Social workers are seeing a growing number of cases of vulnerable adults being mistreated by their own loved ones - usually grown-up children who should be caring for them.
Some of these "carers" taunt and torment; others beat, or berate. Yet others cheat their parents of their savings or property proceeds.
The abuse is not limited to the elderly alone. The disabled and the mentally ill with limited cognitive capacity are sometimes not spared either.
Several hundred such cases surface here each year, and the numbers may well be the tip of the iceberg, say social workers.
With their tormentors often their caregivers - and almost always their own flesh and blood - the victims are sometimes too scared to complain. Yet others have already lost the capacity to do so.
However, next year, Singapore will have a new law to better protect them, Social and Family Development Minister Chan Chun Sing said last week during a visit to the Trans Safe Centre, a voluntary welfare agency which specialises in helping victims of elder abuse.
The law - which is yet to be drafted - is likely to give powers to state representatives to intervene in cases where an individual is likely to be harmed. Deputies or guardians will be appointed by the state to act in the best interests of the vulnerable adult if they have no relatives.
Social workers and medical professionals will also be given powers to enter homes where a person is suspected to be a victim of abuse, investigate the matter and remove the person where necessary.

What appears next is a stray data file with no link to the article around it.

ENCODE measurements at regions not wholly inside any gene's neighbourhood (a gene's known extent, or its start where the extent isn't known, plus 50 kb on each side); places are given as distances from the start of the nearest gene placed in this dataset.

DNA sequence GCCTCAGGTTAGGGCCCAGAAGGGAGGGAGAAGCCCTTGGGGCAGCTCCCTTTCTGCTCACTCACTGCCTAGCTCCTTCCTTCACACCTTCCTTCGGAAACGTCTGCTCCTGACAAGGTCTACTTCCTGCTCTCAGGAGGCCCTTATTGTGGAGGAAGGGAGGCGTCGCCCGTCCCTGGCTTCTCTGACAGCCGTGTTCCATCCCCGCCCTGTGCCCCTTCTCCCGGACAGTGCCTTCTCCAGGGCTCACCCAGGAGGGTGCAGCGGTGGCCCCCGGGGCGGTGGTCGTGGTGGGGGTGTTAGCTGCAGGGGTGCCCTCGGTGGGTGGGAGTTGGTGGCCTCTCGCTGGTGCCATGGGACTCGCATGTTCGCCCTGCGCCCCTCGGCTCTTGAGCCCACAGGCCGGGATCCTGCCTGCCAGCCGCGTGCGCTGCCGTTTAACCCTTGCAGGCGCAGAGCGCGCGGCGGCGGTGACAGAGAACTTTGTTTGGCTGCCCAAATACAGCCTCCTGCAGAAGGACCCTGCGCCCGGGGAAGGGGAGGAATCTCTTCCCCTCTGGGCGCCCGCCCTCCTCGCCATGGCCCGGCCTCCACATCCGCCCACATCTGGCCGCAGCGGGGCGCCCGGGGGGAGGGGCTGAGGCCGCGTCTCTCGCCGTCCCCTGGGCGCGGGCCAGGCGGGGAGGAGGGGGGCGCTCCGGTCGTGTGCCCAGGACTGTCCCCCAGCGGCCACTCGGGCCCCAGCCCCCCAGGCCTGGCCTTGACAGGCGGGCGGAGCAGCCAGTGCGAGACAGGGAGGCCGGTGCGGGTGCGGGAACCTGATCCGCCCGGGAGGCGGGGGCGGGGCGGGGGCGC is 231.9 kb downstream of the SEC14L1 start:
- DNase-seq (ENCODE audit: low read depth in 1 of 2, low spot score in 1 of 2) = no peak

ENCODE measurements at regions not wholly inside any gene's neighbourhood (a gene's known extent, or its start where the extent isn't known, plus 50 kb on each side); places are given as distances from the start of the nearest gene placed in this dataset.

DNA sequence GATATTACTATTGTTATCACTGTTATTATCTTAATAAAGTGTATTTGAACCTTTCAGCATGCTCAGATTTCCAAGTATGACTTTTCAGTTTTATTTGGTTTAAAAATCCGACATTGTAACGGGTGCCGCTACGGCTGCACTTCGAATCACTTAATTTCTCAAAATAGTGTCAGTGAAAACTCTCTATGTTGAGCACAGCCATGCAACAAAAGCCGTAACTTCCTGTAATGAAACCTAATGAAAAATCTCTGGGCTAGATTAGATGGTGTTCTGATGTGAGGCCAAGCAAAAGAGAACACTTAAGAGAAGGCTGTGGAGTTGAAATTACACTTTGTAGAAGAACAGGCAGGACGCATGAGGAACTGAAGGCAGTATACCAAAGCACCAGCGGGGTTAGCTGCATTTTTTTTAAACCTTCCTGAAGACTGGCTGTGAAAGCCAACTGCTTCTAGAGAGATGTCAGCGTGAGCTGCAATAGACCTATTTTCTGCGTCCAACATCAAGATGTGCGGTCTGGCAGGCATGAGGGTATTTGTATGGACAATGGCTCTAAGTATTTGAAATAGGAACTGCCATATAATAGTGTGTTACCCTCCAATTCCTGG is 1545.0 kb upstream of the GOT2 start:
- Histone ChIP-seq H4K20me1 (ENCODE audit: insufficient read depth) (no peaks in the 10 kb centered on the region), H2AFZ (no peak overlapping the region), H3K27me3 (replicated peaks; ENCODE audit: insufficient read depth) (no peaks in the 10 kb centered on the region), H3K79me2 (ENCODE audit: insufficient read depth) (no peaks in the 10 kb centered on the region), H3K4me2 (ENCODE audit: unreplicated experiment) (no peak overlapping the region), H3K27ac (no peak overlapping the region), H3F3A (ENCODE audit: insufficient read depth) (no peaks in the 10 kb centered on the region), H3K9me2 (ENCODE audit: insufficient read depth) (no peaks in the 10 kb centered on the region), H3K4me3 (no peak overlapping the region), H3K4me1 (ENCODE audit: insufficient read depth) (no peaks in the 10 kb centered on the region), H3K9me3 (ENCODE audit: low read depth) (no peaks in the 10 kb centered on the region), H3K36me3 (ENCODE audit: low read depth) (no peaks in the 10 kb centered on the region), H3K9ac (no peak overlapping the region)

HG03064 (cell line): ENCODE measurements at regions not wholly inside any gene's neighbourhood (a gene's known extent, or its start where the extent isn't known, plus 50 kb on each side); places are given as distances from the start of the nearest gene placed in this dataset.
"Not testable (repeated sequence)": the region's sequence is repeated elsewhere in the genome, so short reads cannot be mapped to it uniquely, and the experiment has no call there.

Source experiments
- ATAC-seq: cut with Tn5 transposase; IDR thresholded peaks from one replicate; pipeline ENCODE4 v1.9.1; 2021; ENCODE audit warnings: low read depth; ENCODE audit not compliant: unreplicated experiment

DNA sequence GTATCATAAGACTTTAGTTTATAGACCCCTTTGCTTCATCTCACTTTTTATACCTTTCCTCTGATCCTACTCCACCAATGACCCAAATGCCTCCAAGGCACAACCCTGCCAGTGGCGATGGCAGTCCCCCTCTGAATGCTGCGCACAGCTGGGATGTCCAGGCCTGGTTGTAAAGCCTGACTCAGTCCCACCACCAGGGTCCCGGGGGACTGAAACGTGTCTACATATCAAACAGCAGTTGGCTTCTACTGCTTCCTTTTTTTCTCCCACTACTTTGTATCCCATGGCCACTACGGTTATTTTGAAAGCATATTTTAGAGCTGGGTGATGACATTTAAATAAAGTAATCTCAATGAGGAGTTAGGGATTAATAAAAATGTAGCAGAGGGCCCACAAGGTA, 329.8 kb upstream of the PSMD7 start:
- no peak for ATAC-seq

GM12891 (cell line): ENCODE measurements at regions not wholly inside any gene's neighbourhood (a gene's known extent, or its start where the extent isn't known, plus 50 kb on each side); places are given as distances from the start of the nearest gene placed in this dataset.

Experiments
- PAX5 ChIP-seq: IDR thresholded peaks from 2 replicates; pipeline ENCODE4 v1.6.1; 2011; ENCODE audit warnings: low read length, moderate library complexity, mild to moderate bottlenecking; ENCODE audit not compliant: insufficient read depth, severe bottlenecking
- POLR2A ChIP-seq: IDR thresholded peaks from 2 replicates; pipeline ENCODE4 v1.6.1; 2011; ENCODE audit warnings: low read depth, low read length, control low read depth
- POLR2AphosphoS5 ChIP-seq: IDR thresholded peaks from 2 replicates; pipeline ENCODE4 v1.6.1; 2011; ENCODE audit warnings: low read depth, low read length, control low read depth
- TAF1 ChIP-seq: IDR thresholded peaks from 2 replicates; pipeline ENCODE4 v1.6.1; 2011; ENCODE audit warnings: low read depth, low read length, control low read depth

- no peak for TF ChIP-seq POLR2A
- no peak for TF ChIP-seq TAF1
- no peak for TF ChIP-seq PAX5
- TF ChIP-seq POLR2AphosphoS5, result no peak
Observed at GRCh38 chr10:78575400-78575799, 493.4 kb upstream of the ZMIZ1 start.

These foot soldiers in the battle against domestic abuse say the planned law will make it much easier for them to protect victims, who often suffer in silence and solitude cloistered at home.
Son made mum beg for money
INDEED, one of the biggest gaps in the system to protect abused adults has to do with access. Social workers from agencies dealing with family violence such as Trans Safe, Project Start and Pave say that if they receive a tip-off that an adult is being abused at home, currently they have no powers to act if the owner of the home refuses them permission to enter.
In one case handled by Trans Safe, a son in his 40s lived off state welfare payments paid to his 83-year-old widowed mother, yet made her beg for money as he pushed her around the streets in a wheelchair. Not only that, but the son would also ration her food to save money and leave her bed sore wounds undressed. When his siblings, who did not live with them, expressed concern and wanted to remove their mother to a nursing home, he threatened suicide. Finally, after much cajoling, he has agreed that she go to a nursing home.